Oledooare River Flood Control and Reservoir Project

In May 2014 during our first whole day in Kenyawhen we first connected with the KINEKWRUA, we toured the WRUA’s jurisdictional area and dreamed about and contemplated potential water projects we could accomplish and collaborate on. During that day we learned that Namuncha, Kenya, a village of about 700, experienced seasonal flooding due to the “big rains” during their rainy season for much of its history. When we were there in 2014 we suggested installing an earthen dam along the channel heading west toward the village and removing a hump (small hill) that separated the river’s channel and a natural low area to the southeast of its current channel. This would require heavy equipment to accomplish, so in 2017 when the KINEKWRUA and village leaders were approached by a construction company looking for soil for a local construction project they agreed to give the construction company the soil they needed in exchange for building the dam we had suggested in 2014, removing the hill, and expanding and deepening the natural low area to create a larger flood control and water retention system, including a large reservoir.

The Oledooare River dam, river flood control,and reservoir system constructionbegan in October 2017 and was completed in 2018. The water retention basins provides water for cattle and irrigation (Namuncha has another water source for drinking water). Because of this new water source, the possibility of growing crops in the area has become a reality.

WftW loves when we can provide hydrogeologic or other hydraulic system input, support, and insights to facilitate water projects. This project cost WftW nothing, but our input and vision (time) to solve a water problem! Even better, we saw its completion within a reasonable time frame after the initial problem solving/strategizing meeting with the KINEKWRUA’s leadership. We thank the WRUA’s leadership for following through on our mutual dream of seeing this problem solved and better yet turned into an asset for the community of Namuncha, Kenya.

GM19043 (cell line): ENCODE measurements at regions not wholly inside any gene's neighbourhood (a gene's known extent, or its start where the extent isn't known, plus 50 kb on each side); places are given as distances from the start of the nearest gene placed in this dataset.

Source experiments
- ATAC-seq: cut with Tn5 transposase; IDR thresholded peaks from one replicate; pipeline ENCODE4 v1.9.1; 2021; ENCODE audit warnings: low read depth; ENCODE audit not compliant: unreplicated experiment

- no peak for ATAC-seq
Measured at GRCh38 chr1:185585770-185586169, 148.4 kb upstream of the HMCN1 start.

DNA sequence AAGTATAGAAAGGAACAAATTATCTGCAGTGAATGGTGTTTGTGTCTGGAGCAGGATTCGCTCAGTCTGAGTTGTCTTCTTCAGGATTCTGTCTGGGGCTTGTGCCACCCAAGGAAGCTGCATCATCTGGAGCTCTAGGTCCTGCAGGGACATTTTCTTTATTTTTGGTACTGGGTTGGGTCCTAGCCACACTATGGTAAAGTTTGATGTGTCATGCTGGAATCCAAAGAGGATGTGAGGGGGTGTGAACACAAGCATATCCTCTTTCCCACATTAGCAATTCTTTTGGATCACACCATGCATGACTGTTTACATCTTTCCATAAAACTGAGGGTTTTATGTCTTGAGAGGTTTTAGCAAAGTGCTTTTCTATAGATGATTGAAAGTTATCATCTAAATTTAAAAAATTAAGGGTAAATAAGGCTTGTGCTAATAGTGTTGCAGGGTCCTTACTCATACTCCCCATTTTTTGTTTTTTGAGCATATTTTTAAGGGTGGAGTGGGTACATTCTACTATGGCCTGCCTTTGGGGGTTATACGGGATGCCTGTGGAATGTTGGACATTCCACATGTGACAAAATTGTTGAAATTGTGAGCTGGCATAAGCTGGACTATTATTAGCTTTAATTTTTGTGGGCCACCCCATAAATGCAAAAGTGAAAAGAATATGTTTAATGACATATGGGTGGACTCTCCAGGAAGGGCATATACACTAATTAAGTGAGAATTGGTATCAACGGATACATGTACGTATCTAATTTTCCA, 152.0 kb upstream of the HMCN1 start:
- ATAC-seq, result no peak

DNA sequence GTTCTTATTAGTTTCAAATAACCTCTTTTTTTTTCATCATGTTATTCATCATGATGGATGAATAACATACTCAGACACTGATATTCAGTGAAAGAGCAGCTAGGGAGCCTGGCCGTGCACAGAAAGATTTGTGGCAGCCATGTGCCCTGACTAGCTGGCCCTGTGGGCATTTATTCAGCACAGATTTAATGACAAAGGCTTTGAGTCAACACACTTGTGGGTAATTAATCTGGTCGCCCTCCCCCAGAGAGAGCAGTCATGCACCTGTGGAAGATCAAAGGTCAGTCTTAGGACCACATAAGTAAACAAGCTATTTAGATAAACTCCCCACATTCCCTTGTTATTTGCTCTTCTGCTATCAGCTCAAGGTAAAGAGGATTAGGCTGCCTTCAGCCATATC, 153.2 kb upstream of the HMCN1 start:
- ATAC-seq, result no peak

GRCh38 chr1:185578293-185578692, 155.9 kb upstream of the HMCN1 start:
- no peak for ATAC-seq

Future Oledooare River/Reservoir Projects:

As stated above, we hope to one day see the excess water collected in the Oledooare River reservoir utilized for growing crops. I have been a little disappointed to hear that it has not been utilized for this purpose and hope to work with the KINEKWRUA or others to bring crops to the otherwise barren land surrounding the reservoir.

Furthermore, there is an opportunity to create sand dams within the Oledooare River basin. A sand dam is a concrete or otherwise reinforced stone/masonry wall built across a seasonal river that collects sand behind the dam during the first few rainy seasons following the dam construction. The area behind the wall (or dam) fills with sediment-laden water and the heavier sand particles are deposited behind the dam, while the lighter silt particles are carried downstream. Most of the water that flows within the river (as much as 97% to 99%) continues to flow downstream.But depending on the size and configuration of the sand dam, there is a potential for millions of gallons/liters of water to be stored in the pore spaces between the sand particles that accumulate behind the dam. Sand dams have the potential to provide enough water for hundreds to more than a 1,000 people to have access to water year-round. Sand dams need to be carefully engineered and constructed to have infiltration galleries incorporated in bottom portions of the sands accumulated within the sand dam, so that the accumulated water can be easily extractedthrough a simple tap or even better piped to a water tank for storage and distribution.

Often the water stored within the sand dam helps raise the water table in the surrounding area, which could possibly allow the growing of crops or fruit trees on the edges of the sand dam (banks of the riverbed). Sand dams require little maintenance and can last for decades.